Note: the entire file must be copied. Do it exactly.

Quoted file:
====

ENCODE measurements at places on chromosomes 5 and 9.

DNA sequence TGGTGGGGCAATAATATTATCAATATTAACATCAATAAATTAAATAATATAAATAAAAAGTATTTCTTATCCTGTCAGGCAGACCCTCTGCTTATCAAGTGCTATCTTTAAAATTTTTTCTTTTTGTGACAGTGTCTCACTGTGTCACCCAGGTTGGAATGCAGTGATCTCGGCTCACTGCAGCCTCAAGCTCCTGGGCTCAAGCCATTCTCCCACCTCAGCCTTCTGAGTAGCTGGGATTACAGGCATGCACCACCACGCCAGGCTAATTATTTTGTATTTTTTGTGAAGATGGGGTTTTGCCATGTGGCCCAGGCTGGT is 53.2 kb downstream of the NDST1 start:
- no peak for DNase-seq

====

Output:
ENCODE measurements at places on chromosomes 5 and 9.

DNA sequence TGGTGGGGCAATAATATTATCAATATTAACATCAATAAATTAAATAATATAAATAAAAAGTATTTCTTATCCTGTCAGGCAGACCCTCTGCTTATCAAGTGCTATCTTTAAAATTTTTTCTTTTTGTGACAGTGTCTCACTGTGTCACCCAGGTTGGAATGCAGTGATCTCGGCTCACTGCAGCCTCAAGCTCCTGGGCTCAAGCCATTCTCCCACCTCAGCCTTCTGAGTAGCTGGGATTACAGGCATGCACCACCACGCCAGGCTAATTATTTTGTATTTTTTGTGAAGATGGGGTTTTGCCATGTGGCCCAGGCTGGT is 53.2 kb downstream of the NDST1 start:
- no peak for DNase-seq